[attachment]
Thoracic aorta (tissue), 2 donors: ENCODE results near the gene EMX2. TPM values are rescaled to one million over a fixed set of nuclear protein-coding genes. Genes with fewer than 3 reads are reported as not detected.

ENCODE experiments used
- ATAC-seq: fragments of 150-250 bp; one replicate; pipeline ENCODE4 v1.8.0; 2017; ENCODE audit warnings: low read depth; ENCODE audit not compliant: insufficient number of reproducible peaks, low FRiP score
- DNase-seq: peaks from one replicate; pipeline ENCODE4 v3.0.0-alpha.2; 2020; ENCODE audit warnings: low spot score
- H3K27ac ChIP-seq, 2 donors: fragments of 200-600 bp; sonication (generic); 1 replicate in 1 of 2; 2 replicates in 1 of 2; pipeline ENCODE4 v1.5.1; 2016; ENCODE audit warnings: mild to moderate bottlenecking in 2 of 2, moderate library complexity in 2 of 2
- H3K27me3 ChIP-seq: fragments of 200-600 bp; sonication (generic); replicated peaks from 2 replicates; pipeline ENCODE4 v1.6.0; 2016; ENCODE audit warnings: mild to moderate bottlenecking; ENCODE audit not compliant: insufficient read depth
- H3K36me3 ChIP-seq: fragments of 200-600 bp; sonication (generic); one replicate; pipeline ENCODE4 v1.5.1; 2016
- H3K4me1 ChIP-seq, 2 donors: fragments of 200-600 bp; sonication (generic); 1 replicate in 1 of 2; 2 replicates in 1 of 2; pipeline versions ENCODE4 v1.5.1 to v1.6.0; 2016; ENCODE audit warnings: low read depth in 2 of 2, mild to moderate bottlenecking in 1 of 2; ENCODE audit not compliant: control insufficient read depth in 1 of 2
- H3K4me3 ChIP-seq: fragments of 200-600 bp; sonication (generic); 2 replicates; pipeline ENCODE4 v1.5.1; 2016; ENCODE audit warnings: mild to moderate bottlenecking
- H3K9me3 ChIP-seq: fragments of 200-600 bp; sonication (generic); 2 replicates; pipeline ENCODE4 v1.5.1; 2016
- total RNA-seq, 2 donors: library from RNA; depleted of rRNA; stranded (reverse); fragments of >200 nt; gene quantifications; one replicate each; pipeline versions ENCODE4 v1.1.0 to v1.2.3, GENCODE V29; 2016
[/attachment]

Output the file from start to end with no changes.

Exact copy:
Thoracic aorta (tissue), 2 donors: ENCODE results near the gene EMX2. TPM values are rescaled to one million over a fixed set of nuclear protein-coding genes. Genes with fewer than 3 reads are reported as not detected.

ENCODE experiments used
- ATAC-seq: fragments of 150-250 bp; one replicate; pipeline ENCODE4 v1.8.0; 2017; ENCODE audit warnings: low read depth; ENCODE audit not compliant: insufficient number of reproducible peaks, low FRiP score
- DNase-seq: peaks from one replicate; pipeline ENCODE4 v3.0.0-alpha.2; 2020; ENCODE audit warnings: low spot score
- H3K27ac ChIP-seq, 2 donors: fragments of 200-600 bp; sonication (generic); 1 replicate in 1 of 2; 2 replicates in 1 of 2; pipeline ENCODE4 v1.5.1; 2016; ENCODE audit warnings: mild to moderate bottlenecking in 2 of 2, moderate library complexity in 2 of 2
- H3K27me3 ChIP-seq: fragments of 200-600 bp; sonication (generic); replicated peaks from 2 replicates; pipeline ENCODE4 v1.6.0; 2016; ENCODE audit warnings: mild to moderate bottlenecking; ENCODE audit not compliant: insufficient read depth
- H3K36me3 ChIP-seq: fragments of 200-600 bp; sonication (generic); one replicate; pipeline ENCODE4 v1.5.1; 2016
- H3K4me1 ChIP-seq, 2 donors: fragments of 200-600 bp; sonication (generic); 1 replicate in 1 of 2; 2 replicates in 1 of 2; pipeline versions ENCODE4 v1.5.1 to v1.6.0; 2016; ENCODE audit warnings: low read depth in 2 of 2, mild to moderate bottlenecking in 1 of 2; ENCODE audit not compliant: control insufficient read depth in 1 of 2
- H3K4me3 ChIP-seq: fragments of 200-600 bp; sonication (generic); 2 replicates; pipeline ENCODE4 v1.5.1; 2016; ENCODE audit warnings: mild to moderate bottlenecking
- H3K9me3 ChIP-seq: fragments of 200-600 bp; sonication (generic); 2 replicates; pipeline ENCODE4 v1.5.1; 2016
- total RNA-seq, 2 donors: library from RNA; depleted of rRNA; stranded (reverse); fragments of >200 nt; gene quantifications; one replicate each; pipeline versions ENCODE4 v1.1.0 to v1.2.3, GENCODE V29; 2016